The pre-race festivities included Richard Petty’s children: son Kyle and daughters Sharon, Lisa and Rebecca giving the command to start the engines. “Daddy, Start Your Engine,” the foursome said with tears rolling down their faces. It was the 1184th and final start of Petty’s career. His 1992 season on the track was a tough one. Entering Atlanta, he was 26th in the standings, and his best finish were two 15th-place runs, coming at Talladega and Michigan. Petty led the field on the pace laps to honor his legendary career before dropping back to his 39th-place starting position.
And while the sun set on one legend’s career, a future legend made his Cup Series debut. Jeff Gordon had a big year driving the full Busch Series schedule for Bill Davis Racing in 1992. The 20-year-old driver from Vallejo, Calif., won three races and finishing fourth in the standings. Gordon was supposed to move to the Cup Series with Davis, but instead struck a deal with car owner Rick Hendrick to run the full 1993 season and beyond. Gordon started his first race from 21st.
But as the green flag approached, all eyes were on the championship race. Elliott rolled off from the 11th spot with Kulwicki starting 14th and Allison 17th.
The action started early when pole sitter Rick Mast and outside pole sitter Brett Bodine got together on lap 1. Six cars were involved in the accident, including Allison, who got significant damage on the left rear of his car. The No. 28 team was able to fix it and continue, but Allison lost some track position due to the incident.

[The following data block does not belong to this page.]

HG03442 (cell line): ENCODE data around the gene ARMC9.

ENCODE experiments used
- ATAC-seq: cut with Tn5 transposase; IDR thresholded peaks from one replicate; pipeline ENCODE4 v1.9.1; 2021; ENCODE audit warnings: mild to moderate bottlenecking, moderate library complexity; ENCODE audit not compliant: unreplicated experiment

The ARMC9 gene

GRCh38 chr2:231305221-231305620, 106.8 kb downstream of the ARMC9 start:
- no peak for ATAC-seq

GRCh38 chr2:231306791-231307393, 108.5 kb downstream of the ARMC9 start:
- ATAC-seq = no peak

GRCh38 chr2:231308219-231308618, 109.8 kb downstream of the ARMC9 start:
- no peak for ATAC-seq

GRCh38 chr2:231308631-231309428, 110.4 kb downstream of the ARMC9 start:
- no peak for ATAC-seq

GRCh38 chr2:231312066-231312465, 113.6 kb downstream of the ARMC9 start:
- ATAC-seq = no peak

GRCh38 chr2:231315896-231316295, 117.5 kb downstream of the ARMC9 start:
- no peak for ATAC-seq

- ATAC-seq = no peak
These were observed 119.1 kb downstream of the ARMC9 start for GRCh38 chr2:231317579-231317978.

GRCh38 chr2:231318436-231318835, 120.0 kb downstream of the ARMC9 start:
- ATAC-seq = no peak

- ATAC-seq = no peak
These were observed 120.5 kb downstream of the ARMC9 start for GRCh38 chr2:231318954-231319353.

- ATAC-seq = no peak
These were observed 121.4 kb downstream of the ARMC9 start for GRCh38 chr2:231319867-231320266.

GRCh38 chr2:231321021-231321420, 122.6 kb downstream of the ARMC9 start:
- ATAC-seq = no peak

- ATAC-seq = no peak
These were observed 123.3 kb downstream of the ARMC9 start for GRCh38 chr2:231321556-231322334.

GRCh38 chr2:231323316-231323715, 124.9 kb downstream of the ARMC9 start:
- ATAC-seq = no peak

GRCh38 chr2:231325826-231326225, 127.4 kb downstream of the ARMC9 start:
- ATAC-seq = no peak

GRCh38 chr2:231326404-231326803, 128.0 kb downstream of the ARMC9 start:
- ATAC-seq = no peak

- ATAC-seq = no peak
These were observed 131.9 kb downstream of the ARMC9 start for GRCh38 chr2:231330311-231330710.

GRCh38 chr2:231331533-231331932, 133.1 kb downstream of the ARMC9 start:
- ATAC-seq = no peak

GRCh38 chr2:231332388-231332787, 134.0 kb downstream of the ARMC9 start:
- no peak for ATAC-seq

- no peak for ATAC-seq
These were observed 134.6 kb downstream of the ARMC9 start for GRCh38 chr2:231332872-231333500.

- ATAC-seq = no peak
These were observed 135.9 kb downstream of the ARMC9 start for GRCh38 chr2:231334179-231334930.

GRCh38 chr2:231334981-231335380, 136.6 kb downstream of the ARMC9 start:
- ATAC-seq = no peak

Allison wasn’t the only one of the contenders having issues. On the first pit stop of the day, Kulwicki lost first gear, and his pit crew would have to push him out of the pits for the remainder of the race. The problem wouldn’t hurt Kulwicki at speed, but on restarts and pit stops, he was at a major disadvantage. Not even 50 laps into the race and both Kulwicki and Allison had obstacles to overcome.
On lap 96, another major incident happened and this time it involved Petty, whose car caught on fire and came to a rest on the inside of the track. He got out of the car to a round of applause, as many thought his legendary driving career ended right there. While the Hooters 500 was already eventful, it would get a lot more interesting on lap 254.
Allison was running in fifth, and after overcoming a couple of early issues, was finally in a spot where his team could feel comfortable when their season came to an abrupt end. Ernie Irvan blew a tire and spun in directly in front of the No. 28. Allison had no place to go and slammed into Irvan’s No. 4 Kodak Chevrolet. Both cars went spinning into the inside wall. The damage on Allison’s car was heavy, and the No. 28 car had to be towed to the garage. The dream of winning the championship was over for Allison. He eventually returned to the race but finished 27th, dropping him to third in the point standings.
The championship race was now down to Elliott and Kulwicki. Throughout the race, both drivers swapped the lead multiple times. One of the big factors of the race was who was going to lead the most laps, as it carried an additional five-point bonus.